A piece in The Christian Science Monitor on September 27, 2004, suggested that both parties used ticketed events that year. “Those who [disrupt events] — such as during a Laura Bush speech this month in New Jersey or at a Kerry rally this summer in Flagstaff, Ariz. — get removed and sometimes charged with minor offenses,” the Monitor reported. But according to newspaper accounts like a report in the October 16, 2004, Des Moines Register, Republicans were the worse offenders.
On several occasions, those admitted to Bush and Cheney rallies were required to sign loyalty oaths. Many of those events were billed as “town-hall meetings,” suggesting some sort of old New England-style gathering where all are welcome to share their concerns. At several occasions would-be attendees were forced to remove buttons or T-shirts that hinted at opposition to the Bush ticket. According to the Register report, aggressive tactics, even by the Secret Service, were used to limit the admission or speech of nonsupporters at Bush-Cheney gatherings.
A Washington Post article on October 28, 2004, noted: “As Bush has traveled the United States during this political campaign, the Secret Service and local police have often handled public protests by quickly arresting or removing demonstrators, free-speech advocates say. In addition, access to Bush events has been unusually tightly controlled, and people who do not support Bush’s re-election have been removed.”
Like colleges across the country in 2004, Allegheny confronted a predicament: If we insisted on controlling the distribution of tickets, or even a portion of the tickets, the Cheney campaign would probably have switched the event to one of the many other colleges in the region. Our students would have been denied the chance to see the campaign firsthand, and the community would have been stung by the missed opportunity to have a sitting vice president visit the area.
But are closed events acceptable on a college campus? Does the desire to foster greater political participation compel colleges to play host to controlled campaign situations? If the events violate a core tenet of democratic society — the open and robust exchange of ideas in a public setting — then no.
Candidates are anxious to stifle public debate, to control their messages and artfully manipulate news content. Who, if not colleges, will challenge those undemocratic impulses? Colleges are not obligated to provide an arena and a bullhorn for a select few. How can institutions that strive to cultivate responsible citizens shrink from their own obligation to facilitate public speech? Our drive to engage students cannot trump our obligation to foster a robust exchange of ideas.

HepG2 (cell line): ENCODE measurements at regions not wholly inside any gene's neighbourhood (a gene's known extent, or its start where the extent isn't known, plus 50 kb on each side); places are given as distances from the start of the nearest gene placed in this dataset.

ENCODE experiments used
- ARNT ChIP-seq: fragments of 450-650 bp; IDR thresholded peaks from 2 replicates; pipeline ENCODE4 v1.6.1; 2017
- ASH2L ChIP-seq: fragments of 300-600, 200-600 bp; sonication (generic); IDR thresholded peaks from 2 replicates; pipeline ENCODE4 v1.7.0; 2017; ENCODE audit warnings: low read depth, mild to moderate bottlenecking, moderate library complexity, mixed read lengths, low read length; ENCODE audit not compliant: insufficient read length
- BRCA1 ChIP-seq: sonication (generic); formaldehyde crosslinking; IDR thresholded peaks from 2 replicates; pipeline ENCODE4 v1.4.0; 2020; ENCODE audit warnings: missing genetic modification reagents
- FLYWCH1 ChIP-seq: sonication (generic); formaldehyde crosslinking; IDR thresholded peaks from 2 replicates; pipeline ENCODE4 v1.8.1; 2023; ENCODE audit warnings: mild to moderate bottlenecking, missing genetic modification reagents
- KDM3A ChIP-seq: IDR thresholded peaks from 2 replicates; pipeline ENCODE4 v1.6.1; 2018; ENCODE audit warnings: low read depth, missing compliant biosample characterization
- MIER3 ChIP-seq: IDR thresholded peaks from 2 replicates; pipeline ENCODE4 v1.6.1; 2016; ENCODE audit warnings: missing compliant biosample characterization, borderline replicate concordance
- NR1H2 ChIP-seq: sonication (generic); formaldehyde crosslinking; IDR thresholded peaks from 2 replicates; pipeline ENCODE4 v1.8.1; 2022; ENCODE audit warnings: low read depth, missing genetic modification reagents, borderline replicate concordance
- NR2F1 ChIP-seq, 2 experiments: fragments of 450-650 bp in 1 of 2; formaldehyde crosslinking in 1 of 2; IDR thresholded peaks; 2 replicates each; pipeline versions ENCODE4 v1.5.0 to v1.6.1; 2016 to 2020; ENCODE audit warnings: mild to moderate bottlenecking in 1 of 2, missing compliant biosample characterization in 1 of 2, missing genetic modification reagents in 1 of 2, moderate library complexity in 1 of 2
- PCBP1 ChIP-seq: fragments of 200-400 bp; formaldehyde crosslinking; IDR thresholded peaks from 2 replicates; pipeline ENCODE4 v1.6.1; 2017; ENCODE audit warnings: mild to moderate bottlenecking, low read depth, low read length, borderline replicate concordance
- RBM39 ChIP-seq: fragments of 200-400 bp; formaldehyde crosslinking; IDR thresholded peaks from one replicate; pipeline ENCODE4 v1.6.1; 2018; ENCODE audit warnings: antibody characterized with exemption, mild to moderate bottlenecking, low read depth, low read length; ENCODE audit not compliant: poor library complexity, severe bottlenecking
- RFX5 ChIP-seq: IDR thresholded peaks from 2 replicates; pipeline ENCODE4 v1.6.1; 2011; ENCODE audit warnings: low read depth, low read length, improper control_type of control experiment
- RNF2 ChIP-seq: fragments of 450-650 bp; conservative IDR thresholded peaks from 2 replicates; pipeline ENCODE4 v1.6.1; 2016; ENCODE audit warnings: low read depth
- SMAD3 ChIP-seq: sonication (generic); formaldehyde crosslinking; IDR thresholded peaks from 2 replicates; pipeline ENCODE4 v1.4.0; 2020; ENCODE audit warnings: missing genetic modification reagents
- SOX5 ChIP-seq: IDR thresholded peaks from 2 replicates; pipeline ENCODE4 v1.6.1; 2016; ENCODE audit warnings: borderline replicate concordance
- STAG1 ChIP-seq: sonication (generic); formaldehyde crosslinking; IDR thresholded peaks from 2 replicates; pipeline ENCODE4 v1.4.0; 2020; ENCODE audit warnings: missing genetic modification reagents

One way to reconcile the college’s goal of inclusiveness and the campaign’s goal of rewarding supporters is to set a reasonable limit on controlled tickets. Granting candidates half of the available seats and allowing the college to distribute the remaining tickets through an unbiased procedure like a lottery seems like a sensible compromise. It allows students of all political stripes, and college towns, to experience the excitement of democracy in action; but it also provides enough incentive for campaigns to locate their event on a campus before an audience that’s enthusiastic, if not unanimously so.
Realistically, candidates will shop around for those campuses that do not insist on even partial open access. One way around that is for colleges to band together and form an open-event alliance. The playing field would be level, and all candidates would understand the rules. They might choose to use campus facilities less, but then candidates know that they neglect young voters at their peril.
In the end it boils down to this: Closed, ticketed events are inconsistent with the mission of higher education and with the spirit of democracy.
Candidates on the campus? You bet. But with no strings attached.
Reprinted with permission.
http://chronicle.com, from the issue dated August 4, 2006.
Section: The Chronicle Review, Volume 52, Issue 48, Page B20.
Daniel M. Shea is a former professor of political science and former director of the Center for Political Participation at Allegheny College. He has written or edited 12 books on the American electoral process. Shea’s most recent project, Living Democracy (Prentice Hall, 2007), is an American government text designed to inspire students and help them experience the impact of government in their daily lives.